Harvard’s Gabriella Blum, who in her paper on differentiated duties in war and much other work has challenged law-of-war experts to think outside the box, argued for flexibility that might temper the risks of a victim state’s resort to force. Blum suggested that even when victim states had a right to intervene, the law might require reparations to the territorial state, at least when that state was “unable” to take effective measures against NSAs and yet unwilling to consent to victim state intervention because of a commitment to its own sovereignty. While Blum conceded that state practice today regards reparations as guided by policy, rather than dictated by law, she made a cogent argument that rethinking this issue could be beneficial.
Participants queried whether Blum’s proposal could create perverse incentives: corrupt officials from a territorial state might hold out, for example, withholding consent solely to receive additional benefits. This could heighten the agency costs that corrupt officials impose on the people they govern: Officials could divert victim state aid for their own use, while the territorial state’s population bore the burden of collateral damage from the victim state’s incursions. One participant, recalling Deeks’s paper, noted that states would often be better off assisting the territorial state in meeting its obligations, instead of intervening after a default. For example, after the Bali bombings which killed scores of Australians, Australia furnished Indonesia with substantial resources for law enforcement. Thanks in part to that help, Indonesia apprehended, tried, and punished all the terrorists implicated in the attacks.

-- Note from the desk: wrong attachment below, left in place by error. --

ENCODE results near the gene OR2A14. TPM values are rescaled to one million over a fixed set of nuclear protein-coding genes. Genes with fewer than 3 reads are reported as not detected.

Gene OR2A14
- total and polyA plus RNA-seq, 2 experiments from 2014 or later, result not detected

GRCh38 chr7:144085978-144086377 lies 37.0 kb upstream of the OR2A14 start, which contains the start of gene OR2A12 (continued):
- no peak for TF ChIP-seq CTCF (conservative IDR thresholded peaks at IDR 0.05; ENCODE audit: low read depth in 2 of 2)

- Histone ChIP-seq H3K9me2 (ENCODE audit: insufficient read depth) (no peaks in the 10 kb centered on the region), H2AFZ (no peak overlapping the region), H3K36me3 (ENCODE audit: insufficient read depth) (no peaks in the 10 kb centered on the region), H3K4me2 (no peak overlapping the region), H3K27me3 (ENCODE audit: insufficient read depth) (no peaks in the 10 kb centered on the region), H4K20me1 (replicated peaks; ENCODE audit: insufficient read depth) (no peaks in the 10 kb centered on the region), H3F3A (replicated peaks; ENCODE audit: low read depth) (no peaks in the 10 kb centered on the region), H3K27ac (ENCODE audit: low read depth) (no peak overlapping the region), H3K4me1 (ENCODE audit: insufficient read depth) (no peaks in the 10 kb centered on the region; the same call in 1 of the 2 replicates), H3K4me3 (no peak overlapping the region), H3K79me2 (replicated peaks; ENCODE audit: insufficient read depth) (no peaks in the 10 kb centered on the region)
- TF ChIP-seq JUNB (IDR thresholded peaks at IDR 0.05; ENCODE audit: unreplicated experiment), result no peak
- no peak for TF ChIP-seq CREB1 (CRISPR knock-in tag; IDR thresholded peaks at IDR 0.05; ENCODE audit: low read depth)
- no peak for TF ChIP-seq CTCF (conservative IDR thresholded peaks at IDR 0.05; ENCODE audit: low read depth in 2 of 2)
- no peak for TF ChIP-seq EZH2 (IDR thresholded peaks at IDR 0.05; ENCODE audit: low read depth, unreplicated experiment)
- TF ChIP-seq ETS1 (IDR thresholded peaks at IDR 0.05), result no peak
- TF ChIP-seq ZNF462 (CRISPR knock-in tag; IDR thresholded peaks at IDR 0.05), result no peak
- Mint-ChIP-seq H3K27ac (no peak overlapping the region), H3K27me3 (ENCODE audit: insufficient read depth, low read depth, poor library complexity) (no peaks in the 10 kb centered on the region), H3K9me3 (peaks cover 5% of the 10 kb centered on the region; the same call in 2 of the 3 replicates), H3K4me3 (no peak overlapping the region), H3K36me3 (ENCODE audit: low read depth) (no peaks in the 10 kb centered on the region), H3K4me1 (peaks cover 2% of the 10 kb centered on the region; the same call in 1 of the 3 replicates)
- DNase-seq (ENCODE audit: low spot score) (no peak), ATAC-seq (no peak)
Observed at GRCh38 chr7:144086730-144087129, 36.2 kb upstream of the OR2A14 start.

In short, the discussion at the workshop prompted useful dialogue, as well as hints of an emerging consensus that the “unable or unwilling” principle was relevant to the use of force against nonstate actors in a territorial state. The precise contours of the principle and its interaction with countervailing factors were subjects of ongoing debate. Some participants continued to express concern about sovereignty, collateral damage, and the accuracy of targeting. However, the workshop clarified issues and cleared away rhetoric on both sides. That’s a substantial achievement in the complex and dynamic domain of targeting away from conventional battlefields.